Convict conduct register entry for Sarah Birmingham
Tasmanian Archives: CON40/1/1 no. 226

Return to Cascades

If Sarah and baby James were reunited upon her return, it was only briefly. Sarah was only at Cascades for a couple of months before being sent to the hospital in February of 1834. We have no records from the hospital for this period, so we don’t know how long she was there, or for what purpose. The register ends in March, and does not state her return to Cascades, but her period of punishment shouldn’t have been up until at least July of 1834 (Tasmanian Archives: CON40/1/1).

The next thing we hear about is Sarah being reprimanded for ‘disorderly conduct’ in March 1835, while in the charge of ‘Westbrook’. This could have been the Doctor, J.H Westbrook, in which case she may have been assigned to work at the hospital rather than being sent there for an illness. She was still working for Westbrook in July when she was ‘found in an indecent situation with a man in Collins St’ (she spent 6 days in a cell on bread and water for this). Westbrook gave her one more chance, but less than two months later she was absent without leave and sent to the wash tub for a month.

Life and death

Sarah was in a relatively quiet period between punishments for drunkenness and absences during the time period when James is recorded to have ‘died in hospital’ on 29 March 1837. His death is recorded in the orphan school register, but not in the civil registration books. He was four and a half. We have no way of knowing whether his mother was informed of his illness, or allowed to see him before he died.

Page out of an orphan school register showing the admission and discharge dates of children.
James Birmingham’s death is recorded at the bottom of the page in the girls’ section of the Orphan School Admission register. The younger children were housed with and under the care of the older girls. Tasmanian Archives: SWD28/1/1 page 7

Sarah continued to be repeatedly drunk, disorderly and absent. It was about April 1838 (drunk, cells on bread and water for a week) that she became pregnant. At about 4 months pregnant she was drunk and using indecent language (placed in the cells on bread and water, then returned to her assigned service). At 7 months pregnant she was found to be absent without leave, (imprisoned in the crime class yard for 2 months). The child was buried in December 1838. Again, there was no civil registration record, so its birth and death have been assumed from the record of burial. This may have been because the Catholic records were kept separately, and not as systematically copied when civil registration became compulsory in 1839.

Page from the Catholic Archdiocese registry of interments in the St Mary's burial ground
Record of interments at St Marys Cathedral Hobart burial ground from the Catholic Archdiocese, showing the death and burial of ‘A child of Sarah Birmingham’ at the Female House of Correction, Tasmanian Archives: NS1052/1/53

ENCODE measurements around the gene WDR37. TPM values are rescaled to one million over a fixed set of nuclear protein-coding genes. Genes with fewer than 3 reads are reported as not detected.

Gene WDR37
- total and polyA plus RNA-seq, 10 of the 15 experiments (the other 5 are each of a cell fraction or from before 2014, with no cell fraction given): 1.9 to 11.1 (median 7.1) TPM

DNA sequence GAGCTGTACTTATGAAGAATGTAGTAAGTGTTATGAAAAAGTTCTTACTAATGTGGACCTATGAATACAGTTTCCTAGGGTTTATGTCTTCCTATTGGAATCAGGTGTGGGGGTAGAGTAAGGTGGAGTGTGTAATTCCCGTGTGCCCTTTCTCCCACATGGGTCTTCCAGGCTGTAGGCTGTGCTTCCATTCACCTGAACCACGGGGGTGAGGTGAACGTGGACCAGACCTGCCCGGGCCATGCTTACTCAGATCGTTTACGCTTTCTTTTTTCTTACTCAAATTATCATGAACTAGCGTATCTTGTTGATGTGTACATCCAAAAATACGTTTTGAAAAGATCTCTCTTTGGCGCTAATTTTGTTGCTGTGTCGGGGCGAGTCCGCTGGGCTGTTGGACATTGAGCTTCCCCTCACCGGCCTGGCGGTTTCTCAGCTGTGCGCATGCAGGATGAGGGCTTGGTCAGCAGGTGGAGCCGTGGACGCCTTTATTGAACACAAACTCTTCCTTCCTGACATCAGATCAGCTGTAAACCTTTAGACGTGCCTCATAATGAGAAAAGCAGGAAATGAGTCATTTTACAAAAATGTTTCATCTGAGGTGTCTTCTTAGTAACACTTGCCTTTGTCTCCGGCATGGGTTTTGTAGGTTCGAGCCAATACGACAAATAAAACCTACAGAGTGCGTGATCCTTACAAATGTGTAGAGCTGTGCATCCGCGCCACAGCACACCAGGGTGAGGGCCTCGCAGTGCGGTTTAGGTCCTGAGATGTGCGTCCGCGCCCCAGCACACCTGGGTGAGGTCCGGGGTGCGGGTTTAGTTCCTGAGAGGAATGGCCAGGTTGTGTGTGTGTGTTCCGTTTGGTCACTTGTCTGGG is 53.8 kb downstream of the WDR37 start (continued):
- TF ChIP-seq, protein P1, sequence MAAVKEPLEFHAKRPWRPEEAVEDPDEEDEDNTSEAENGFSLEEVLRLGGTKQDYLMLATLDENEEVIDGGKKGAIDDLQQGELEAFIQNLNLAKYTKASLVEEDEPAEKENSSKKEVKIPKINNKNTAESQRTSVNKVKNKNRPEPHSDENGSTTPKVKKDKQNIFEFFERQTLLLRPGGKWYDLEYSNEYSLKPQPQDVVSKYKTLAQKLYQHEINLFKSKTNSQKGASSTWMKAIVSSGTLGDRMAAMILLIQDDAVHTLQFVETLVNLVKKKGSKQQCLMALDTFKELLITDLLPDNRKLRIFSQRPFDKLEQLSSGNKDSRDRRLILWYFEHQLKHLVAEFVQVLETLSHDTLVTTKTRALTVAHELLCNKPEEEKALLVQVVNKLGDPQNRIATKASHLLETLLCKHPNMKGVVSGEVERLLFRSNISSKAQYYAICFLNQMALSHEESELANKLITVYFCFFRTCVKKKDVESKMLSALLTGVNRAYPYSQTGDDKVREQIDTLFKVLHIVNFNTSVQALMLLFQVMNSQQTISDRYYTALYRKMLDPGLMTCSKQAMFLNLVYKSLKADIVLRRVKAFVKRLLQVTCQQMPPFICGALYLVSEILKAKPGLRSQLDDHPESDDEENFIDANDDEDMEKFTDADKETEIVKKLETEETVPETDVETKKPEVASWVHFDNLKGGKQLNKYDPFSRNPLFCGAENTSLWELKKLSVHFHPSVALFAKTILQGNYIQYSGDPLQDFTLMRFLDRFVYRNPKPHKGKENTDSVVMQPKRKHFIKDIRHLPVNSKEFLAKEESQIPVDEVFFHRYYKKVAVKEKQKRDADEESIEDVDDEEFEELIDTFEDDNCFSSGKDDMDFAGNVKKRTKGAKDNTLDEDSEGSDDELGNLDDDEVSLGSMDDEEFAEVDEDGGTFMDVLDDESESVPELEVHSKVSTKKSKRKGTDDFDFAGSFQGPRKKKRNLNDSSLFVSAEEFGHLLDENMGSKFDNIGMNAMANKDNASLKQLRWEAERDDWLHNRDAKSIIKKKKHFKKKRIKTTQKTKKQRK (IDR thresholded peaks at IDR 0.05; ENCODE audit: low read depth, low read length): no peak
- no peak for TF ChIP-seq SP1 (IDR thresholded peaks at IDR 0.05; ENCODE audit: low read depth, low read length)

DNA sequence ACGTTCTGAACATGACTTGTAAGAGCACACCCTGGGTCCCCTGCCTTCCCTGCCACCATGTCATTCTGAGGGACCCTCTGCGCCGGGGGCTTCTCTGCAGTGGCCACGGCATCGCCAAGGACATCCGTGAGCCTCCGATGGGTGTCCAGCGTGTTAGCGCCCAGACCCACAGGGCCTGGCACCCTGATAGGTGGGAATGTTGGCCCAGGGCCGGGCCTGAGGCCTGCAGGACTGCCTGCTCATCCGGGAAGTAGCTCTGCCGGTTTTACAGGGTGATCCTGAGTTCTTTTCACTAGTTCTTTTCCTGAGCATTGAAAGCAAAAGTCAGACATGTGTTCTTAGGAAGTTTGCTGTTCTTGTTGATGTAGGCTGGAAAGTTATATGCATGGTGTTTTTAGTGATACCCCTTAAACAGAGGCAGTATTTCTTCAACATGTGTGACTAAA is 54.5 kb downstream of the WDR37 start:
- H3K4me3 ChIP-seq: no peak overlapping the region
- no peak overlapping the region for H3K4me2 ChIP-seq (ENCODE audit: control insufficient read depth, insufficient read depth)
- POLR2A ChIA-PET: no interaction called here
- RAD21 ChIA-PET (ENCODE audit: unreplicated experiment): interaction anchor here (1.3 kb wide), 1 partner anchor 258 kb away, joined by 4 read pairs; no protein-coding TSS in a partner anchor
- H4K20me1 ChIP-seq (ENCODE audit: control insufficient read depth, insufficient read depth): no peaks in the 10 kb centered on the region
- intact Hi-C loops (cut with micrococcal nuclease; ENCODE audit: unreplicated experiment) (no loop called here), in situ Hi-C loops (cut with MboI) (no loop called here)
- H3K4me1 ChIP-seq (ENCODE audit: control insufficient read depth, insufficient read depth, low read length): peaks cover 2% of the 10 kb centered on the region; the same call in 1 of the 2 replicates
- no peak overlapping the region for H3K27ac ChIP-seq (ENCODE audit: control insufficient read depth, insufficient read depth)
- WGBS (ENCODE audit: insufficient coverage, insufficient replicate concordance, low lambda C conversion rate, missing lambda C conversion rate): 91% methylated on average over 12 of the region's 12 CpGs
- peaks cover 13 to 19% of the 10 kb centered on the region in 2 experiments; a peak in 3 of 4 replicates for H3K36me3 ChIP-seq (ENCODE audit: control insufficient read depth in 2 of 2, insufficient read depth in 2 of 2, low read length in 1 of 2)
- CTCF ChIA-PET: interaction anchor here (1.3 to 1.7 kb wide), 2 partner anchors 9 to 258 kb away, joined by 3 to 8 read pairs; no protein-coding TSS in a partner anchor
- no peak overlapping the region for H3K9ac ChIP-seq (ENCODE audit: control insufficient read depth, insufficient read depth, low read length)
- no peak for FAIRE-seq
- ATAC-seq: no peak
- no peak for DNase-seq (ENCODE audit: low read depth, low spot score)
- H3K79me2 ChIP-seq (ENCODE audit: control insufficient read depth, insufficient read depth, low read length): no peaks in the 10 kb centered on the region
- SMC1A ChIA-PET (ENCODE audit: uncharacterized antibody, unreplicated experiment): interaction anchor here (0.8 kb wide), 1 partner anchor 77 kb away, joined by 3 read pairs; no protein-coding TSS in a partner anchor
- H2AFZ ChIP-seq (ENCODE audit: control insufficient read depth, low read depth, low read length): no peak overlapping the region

Ticket to nowhere

In 1839 Sarah obtained her ticket of leave. She held her ticket for 8 months before having it suspended due to drunkenness.

In October of 1843 Sarah was sentenced to ’14 days hard labour and then to reside in some other district’. We know that this ‘other district’ was somewhere on the Eastern shore of the Derwent because in November of 1843 she was in trouble for being at ‘Restdown’ (a property in Otago) without a pass. This brought her back to Cascades for a time.

In 1842 a fellow convict named Abraham Pascoe applied to marry Sarah. The entry in the marriage permissions register reads ‘not approved – the woman. Not deserving’ (Tasmanian Archives: CON52/1/2). This seems hardly fair, considering his conduct record is just as packed with offences as hers.

Convict conduct register of Abraham Pascoe
Tasmanian Archives: CON31/1/34

Early in 1844 Sarah Birmingham was in Launceston, where she found herself in and out of the Launceston Female Factory, and again suffered temporary suspensions of her ticket of leave – once for being drunk, and again when she was found ‘in bed with George Henslowe’ (Tasmanian Archives CON32/1/4). The only information I can find on George Henslow was a police report from Launceston in 1842 in which he was fined 10s for ‘riding on his cart (Launceston Examiner 2 Jul 1842). It was a safety violation to ride on a cart without reins (The Tasmanian Colonist 28 Aug 1854).

The offences continued, practically monthly. Absent without leave (10 days solitary confinement), drunk and using obscene language (fined), drunk and disorderly (fined), drunk and out after hours (1 month hard labour). Sarah was obviously an alcoholic, and pursued her addiction regardless of the cost.

Sarah spent some time in Longford in 1844, according to the location of the charging magistrate (Female Convict Research Centre). In 1845 she returned to the Female Factory in Hobart.

Convict conduct record for Sarah Birmingham (continued).
Tasmanian Archives: CON32/1/4

Freedom in obscurity

Sarah finally obtained a Certificate of Freedom in March 1847. From there, her trail goes cold. Perhaps the record of her death, like those of her children, is somewhere within the Catholic archives. Perhaps she changed her name. After living 14 years under the close scrutiny of masters and enduring harsh punishments every time she had a few drinks, it must have come as a great relief to have some choice returned to her life.

Convict women found themselves returning to the Female Factory over and over again. It was the place they arrived, where they gave birth, where they were separated from their babies, where their babies died, where they suffered punishments. It may have also been a place of community and solidarity, but mostly it was a site of trauma.


Brown, Joan C., 1972, “Poverty is Not a Crime”: Social Services in Tasmania in 1803-1900, Hobart, Tasmanian Historical Research Association.

Female Convicts Research Centre, 2012, Convict lives : women at Cascades Female Factory, Hobart : Convict Women’s Press.

Frost, Lucy, Footsteps and voices : a historical look into the Cascades Female Factory, Female Factory Historic Site, 2004.


  • Jessica is a Librarian for the State Library and Tasmanian Archives.

Leave a Reply

Your email address will not be published. Required fields are marked *